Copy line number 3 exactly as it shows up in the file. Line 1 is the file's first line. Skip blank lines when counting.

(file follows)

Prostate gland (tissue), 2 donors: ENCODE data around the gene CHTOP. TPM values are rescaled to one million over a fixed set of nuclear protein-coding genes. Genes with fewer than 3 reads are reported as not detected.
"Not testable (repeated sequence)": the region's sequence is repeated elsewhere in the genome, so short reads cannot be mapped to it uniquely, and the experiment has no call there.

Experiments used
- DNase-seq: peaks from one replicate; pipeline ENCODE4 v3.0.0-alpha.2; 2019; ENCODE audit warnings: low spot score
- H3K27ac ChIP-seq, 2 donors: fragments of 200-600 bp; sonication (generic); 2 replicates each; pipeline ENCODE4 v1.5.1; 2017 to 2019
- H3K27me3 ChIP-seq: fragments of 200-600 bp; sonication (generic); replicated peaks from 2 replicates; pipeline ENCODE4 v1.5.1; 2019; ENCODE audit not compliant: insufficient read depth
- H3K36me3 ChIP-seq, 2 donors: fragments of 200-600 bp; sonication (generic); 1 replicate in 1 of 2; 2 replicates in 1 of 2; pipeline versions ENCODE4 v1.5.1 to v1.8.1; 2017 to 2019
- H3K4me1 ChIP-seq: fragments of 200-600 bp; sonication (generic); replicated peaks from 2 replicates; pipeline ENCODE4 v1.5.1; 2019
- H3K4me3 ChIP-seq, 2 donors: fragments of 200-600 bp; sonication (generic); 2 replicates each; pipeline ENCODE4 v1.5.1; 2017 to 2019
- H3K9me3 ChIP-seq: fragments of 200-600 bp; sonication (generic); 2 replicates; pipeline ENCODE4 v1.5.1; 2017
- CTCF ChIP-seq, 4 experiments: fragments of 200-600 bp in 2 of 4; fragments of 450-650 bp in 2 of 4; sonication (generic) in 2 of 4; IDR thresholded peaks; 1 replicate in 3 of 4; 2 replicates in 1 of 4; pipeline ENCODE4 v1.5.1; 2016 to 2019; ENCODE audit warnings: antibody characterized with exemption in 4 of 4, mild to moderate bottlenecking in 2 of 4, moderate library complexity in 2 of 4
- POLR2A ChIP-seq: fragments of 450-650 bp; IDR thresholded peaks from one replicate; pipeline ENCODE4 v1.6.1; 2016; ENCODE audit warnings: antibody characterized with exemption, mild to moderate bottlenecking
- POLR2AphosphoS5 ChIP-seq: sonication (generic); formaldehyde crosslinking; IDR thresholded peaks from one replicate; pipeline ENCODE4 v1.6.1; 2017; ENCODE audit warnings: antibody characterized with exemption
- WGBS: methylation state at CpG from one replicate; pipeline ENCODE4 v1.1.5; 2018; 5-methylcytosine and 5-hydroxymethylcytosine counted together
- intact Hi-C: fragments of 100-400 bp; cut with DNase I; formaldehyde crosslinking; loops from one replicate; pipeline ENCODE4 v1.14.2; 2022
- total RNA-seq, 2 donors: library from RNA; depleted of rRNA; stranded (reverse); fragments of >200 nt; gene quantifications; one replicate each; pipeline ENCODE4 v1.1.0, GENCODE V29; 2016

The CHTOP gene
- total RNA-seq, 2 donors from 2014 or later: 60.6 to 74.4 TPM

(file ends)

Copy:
Experiments used